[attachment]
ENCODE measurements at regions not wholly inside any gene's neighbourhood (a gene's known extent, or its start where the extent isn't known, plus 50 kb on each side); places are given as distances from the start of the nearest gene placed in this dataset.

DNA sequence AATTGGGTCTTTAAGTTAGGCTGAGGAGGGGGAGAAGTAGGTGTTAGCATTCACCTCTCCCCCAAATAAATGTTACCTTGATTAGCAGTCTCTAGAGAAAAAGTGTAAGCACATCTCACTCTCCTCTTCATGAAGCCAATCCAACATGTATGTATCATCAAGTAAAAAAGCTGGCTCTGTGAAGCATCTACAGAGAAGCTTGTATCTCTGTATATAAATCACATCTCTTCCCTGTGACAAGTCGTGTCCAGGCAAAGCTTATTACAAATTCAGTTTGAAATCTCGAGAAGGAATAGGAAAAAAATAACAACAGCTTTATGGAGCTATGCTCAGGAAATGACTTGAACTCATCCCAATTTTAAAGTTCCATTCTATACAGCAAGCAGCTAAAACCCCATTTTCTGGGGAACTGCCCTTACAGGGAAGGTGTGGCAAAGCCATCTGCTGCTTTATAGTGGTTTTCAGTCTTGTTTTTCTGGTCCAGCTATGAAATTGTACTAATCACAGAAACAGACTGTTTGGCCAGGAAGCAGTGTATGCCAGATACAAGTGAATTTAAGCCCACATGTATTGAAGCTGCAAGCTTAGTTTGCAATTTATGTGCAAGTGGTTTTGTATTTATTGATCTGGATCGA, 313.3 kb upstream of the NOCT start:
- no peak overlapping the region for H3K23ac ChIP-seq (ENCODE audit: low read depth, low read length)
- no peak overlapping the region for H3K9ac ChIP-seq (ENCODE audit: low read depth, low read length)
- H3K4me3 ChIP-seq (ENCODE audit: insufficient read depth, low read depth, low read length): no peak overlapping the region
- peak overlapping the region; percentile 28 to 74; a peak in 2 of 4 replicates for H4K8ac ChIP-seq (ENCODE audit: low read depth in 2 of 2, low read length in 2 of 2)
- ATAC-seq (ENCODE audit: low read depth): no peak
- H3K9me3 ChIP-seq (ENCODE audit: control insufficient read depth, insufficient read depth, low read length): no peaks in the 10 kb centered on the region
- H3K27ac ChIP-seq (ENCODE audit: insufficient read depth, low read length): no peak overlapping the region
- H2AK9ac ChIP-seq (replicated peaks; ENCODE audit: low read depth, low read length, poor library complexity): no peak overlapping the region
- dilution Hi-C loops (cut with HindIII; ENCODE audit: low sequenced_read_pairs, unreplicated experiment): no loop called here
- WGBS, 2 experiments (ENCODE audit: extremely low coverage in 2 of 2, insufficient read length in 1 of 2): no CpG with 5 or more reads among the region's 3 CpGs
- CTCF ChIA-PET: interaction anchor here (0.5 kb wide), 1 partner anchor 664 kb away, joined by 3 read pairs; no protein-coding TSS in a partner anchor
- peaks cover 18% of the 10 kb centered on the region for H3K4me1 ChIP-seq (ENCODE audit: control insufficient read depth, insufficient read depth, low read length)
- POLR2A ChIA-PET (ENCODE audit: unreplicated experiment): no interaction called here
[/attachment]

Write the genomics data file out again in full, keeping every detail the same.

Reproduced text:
ENCODE measurements at regions not wholly inside any gene's neighbourhood (a gene's known extent, or its start where the extent isn't known, plus 50 kb on each side); places are given as distances from the start of the nearest gene placed in this dataset.

DNA sequence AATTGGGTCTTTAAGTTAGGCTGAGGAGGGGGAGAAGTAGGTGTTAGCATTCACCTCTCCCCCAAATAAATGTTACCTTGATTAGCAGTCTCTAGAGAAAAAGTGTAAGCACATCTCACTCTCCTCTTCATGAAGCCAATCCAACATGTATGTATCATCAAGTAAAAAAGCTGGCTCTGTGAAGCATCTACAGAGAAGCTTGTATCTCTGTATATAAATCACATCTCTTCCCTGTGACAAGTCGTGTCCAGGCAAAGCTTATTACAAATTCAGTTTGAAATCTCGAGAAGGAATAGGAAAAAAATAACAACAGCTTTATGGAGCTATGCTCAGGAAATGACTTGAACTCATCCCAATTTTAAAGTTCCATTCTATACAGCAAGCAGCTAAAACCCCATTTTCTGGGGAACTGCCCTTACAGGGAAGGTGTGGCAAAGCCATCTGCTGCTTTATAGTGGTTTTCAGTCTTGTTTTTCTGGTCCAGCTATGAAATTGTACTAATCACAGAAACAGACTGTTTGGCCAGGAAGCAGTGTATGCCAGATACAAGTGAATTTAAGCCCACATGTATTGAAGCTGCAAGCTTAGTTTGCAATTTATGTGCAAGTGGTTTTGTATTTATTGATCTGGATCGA, 313.3 kb upstream of the NOCT start:
- no peak overlapping the region for H3K23ac ChIP-seq (ENCODE audit: low read depth, low read length)
- no peak overlapping the region for H3K9ac ChIP-seq (ENCODE audit: low read depth, low read length)
- H3K4me3 ChIP-seq (ENCODE audit: insufficient read depth, low read depth, low read length): no peak overlapping the region
- peak overlapping the region; percentile 28 to 74; a peak in 2 of 4 replicates for H4K8ac ChIP-seq (ENCODE audit: low read depth in 2 of 2, low read length in 2 of 2)
- ATAC-seq (ENCODE audit: low read depth): no peak
- H3K9me3 ChIP-seq (ENCODE audit: control insufficient read depth, insufficient read depth, low read length): no peaks in the 10 kb centered on the region
- H3K27ac ChIP-seq (ENCODE audit: insufficient read depth, low read length): no peak overlapping the region
- H2AK9ac ChIP-seq (replicated peaks; ENCODE audit: low read depth, low read length, poor library complexity): no peak overlapping the region
- dilution Hi-C loops (cut with HindIII; ENCODE audit: low sequenced_read_pairs, unreplicated experiment): no loop called here
- WGBS, 2 experiments (ENCODE audit: extremely low coverage in 2 of 2, insufficient read length in 1 of 2): no CpG with 5 or more reads among the region's 3 CpGs
- CTCF ChIA-PET: interaction anchor here (0.5 kb wide), 1 partner anchor 664 kb away, joined by 3 read pairs; no protein-coding TSS in a partner anchor
- peaks cover 18% of the 10 kb centered on the region for H3K4me1 ChIP-seq (ENCODE audit: control insufficient read depth, insufficient read depth, low read length)
- POLR2A ChIA-PET (ENCODE audit: unreplicated experiment): no interaction called here